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Chicago Plans 2015 Ends…Chicago Plans 2016 Begins


When a community organization led by Dennis Deer and two of his North Lawndale neighbors won their bid for a new neighborhood plan from the Chicago Metropolitan Agency for Planning (CMAP) late last year, he was thrilled at the prospect of taking part in such an important project. He was also a little nervous.

Despite having a fair amount of experience facilitating meetings, Deer was a rookie to the world of community planning.

Eager to prepare for the process, he and his colleagues applied to participate in Chicago Plans – a LISC-led effort, funded by the Chicago Community Trust, to empower community leaders with the skills they need to devise, execute and participate in planning initiatives in neighborhoods across the city.

“We thought we might as well pursue whatever tools could help us, but we never thought coming into Chicago Plans that it would include so much that’s relevant to what we’re doing in North Lawndale,” said Deer.

As a member of the first class of Chicago Plans participants, Deer said the series left him feeling confident as he prepares to kick off a comprehensive planning process in North Lawndale.

Held over the course of four, full-day workshops last Fall, Chicago Plans incorporated the Technology of Participation facilitation model championed by the Institute of Cultural Affairs in the U.S.A. Commonly known as ToP, the theory emphasizes the contributions of everyone in a room and finding the best available consensus, equipping participants with the practical and emotional skills necessary to lead inclusive, productive processes.


“The workshops gave us the opportunity to build a strong team,” said Thomas Applegate, above right, executive director of the North River Commission. “That was something we had hoped would happen, and we’ll make good use of it moving forward.”

Photos by Gordon Walek


Chicago Plans comprised 10 teams, each including three members, representing neighborhoods across the city. Notably, each team drew members from varying institutions within their respective communities, allowing participants to develop the kinds of cross-organizational relationships necessary for community planning.

Team Albany Park, for example, consisted of representatives from two community nonprofits and a staffer from the local alderman’s office.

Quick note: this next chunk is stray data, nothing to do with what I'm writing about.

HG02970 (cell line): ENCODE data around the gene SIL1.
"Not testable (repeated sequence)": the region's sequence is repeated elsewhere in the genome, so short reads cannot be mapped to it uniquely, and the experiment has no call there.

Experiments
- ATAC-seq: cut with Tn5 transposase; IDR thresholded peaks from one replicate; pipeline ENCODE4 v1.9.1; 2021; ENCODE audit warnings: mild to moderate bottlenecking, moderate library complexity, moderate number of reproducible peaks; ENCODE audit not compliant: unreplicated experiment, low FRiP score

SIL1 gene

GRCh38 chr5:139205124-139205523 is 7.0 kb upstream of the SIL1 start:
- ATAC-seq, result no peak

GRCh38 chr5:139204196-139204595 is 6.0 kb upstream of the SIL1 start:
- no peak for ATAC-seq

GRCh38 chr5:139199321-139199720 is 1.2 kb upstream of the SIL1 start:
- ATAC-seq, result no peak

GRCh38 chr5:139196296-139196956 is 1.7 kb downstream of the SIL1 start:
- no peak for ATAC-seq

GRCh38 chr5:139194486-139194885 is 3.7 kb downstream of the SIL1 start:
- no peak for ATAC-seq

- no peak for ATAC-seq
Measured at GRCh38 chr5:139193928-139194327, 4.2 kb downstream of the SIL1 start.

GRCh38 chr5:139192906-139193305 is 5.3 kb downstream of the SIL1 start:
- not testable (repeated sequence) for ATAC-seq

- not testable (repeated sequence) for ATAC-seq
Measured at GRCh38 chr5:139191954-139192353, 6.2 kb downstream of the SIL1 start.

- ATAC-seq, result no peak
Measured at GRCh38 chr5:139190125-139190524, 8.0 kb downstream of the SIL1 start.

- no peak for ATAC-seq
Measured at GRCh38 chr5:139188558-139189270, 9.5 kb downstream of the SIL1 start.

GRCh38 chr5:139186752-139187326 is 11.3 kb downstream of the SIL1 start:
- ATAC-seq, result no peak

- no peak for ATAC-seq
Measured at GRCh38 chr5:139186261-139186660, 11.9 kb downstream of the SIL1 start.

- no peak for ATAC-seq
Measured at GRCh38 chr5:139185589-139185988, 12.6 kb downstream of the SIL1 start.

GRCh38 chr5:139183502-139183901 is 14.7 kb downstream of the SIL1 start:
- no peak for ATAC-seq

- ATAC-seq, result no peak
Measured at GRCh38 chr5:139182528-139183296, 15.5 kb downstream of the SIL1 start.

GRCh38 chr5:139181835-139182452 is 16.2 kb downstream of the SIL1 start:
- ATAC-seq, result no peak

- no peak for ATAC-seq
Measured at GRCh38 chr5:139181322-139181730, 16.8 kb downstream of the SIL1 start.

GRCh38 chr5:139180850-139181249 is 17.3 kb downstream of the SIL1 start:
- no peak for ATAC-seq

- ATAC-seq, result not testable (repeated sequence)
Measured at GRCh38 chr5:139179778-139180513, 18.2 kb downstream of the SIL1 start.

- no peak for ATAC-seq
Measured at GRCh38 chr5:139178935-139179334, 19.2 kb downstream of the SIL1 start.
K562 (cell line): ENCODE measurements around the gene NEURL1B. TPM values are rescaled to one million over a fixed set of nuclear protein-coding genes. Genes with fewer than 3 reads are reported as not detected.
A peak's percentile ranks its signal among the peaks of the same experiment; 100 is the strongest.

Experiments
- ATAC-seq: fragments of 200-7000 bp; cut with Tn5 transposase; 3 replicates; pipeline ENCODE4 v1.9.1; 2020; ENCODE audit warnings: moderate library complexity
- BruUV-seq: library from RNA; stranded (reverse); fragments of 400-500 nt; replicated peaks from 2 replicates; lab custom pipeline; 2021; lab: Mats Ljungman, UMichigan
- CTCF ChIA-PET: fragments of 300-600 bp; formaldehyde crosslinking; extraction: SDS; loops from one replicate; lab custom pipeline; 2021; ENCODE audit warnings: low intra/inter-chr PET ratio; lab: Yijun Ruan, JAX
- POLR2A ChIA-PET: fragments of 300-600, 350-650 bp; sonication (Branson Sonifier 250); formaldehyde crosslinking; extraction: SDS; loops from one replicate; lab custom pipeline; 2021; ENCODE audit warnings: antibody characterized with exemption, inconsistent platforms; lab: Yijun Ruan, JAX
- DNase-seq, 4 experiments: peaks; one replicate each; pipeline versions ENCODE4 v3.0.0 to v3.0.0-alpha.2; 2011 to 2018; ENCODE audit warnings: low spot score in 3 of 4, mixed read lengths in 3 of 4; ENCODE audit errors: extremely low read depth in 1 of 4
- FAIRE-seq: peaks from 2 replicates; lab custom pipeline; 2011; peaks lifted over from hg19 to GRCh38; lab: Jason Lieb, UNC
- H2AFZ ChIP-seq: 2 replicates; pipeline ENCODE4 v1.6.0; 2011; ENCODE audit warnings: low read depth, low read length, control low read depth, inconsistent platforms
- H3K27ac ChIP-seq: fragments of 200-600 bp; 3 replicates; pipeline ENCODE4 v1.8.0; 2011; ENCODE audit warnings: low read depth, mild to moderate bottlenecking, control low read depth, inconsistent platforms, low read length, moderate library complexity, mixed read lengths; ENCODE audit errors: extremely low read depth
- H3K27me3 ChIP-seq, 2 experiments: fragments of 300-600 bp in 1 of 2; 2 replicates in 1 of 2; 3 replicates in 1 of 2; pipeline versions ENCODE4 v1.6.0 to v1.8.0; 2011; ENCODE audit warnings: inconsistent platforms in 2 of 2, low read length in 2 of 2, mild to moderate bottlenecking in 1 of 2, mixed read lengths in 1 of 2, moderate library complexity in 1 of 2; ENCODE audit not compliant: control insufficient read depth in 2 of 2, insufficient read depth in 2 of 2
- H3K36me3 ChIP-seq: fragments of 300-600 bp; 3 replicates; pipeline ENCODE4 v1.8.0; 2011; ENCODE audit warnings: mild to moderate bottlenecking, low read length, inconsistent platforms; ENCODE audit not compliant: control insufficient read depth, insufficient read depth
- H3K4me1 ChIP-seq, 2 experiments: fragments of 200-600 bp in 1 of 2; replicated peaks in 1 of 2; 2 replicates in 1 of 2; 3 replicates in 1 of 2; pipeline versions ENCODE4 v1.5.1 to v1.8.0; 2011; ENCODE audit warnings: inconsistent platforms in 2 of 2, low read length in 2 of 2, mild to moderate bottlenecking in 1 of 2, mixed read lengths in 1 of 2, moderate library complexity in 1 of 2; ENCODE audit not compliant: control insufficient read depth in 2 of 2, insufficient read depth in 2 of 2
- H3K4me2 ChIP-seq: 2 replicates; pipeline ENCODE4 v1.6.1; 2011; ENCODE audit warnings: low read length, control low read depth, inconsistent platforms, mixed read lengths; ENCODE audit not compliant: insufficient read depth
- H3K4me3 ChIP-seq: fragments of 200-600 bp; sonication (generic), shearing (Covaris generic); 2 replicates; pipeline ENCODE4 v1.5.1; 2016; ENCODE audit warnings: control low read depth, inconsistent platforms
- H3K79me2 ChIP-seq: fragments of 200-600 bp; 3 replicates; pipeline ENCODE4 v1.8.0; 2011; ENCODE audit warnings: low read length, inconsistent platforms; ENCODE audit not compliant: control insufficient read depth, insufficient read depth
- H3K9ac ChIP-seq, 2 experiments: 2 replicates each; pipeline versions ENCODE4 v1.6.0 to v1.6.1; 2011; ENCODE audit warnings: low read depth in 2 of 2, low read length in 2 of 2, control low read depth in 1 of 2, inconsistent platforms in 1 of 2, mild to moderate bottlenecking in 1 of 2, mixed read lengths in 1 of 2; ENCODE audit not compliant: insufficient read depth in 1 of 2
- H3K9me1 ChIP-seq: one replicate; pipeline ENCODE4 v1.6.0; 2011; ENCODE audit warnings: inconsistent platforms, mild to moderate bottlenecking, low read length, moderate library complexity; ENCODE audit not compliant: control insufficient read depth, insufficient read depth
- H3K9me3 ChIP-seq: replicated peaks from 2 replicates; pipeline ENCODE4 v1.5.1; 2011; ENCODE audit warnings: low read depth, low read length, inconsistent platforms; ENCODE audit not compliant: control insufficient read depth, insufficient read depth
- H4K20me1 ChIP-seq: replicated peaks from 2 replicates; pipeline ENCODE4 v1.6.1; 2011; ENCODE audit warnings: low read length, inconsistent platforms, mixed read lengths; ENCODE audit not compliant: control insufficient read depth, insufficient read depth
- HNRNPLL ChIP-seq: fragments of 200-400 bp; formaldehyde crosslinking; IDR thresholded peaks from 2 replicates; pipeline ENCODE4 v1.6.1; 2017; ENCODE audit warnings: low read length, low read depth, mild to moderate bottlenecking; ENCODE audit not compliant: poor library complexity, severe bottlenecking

“The workshops gave us the opportunity to build a strong team,” said Thomas Applegate, executive director of the North River Commission. “That was something we had hoped would happen, and we’ll make good use of it moving forward.”

Like Deer in North Lawndale, Applegate’s team was recently selected to partner in a planning process for their neighborhood with the Chicago Metropolitan Agency for Planning (CMAP) and the City of Chicago. Albany Park borders several neighborhoods with booming real estate markets, and Applegate said he wanted to participate in Chicago Plans to ensure residents are eventually provided with a meaningful say in the redevelopment of their community.

“Development is marching in our direction and just about everybody thinks it’s already tipped over into Albany Park or is about to do so,” he said. “Whatever we can do to encourage the community to play a role in that development is a positive thing.”

True to his hopes, Applegate said Chicago Plans provided his team with multiple opportunities to practice facilitation techniques that will allow it to work through complex issues and draft a plan that is embraced by the community.


The Chicago Plans sessions are designed to give community leaders the skills they need to devise, execute and participate in planning initiatives in neighborhoods across the city.


For his part, Deer said Chicago Plans exceeded his expectations thanks largely to its emphasis on examining leadership styles and conflict resolution techniques in addition to the nuts and bolts of community planning.

“If Chicago Plans was to be summed up quickly, I’d say there’s so much more to it than you might expect,” he said. “If you’re looking to do a comprehensive plan or quality-of-life study or anything along those lines, this series will give you so many of the tools you need.”

Team applications for the Spring 2016 series of Chicago Plans are now available, and are due on Monday, February 29. Workshops will take place in April and May.

Click here to learn more and apply for Chicago Plans.

For more information, contact Jake Ament at (312) 422-9573 or jament@lisc.org.

Posted in New Communities Network, Albany Park, North Lawndale

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Local Initiatives Support Corporation Chicago connects neighborhoods to the resources they need to become stronger and healthier.

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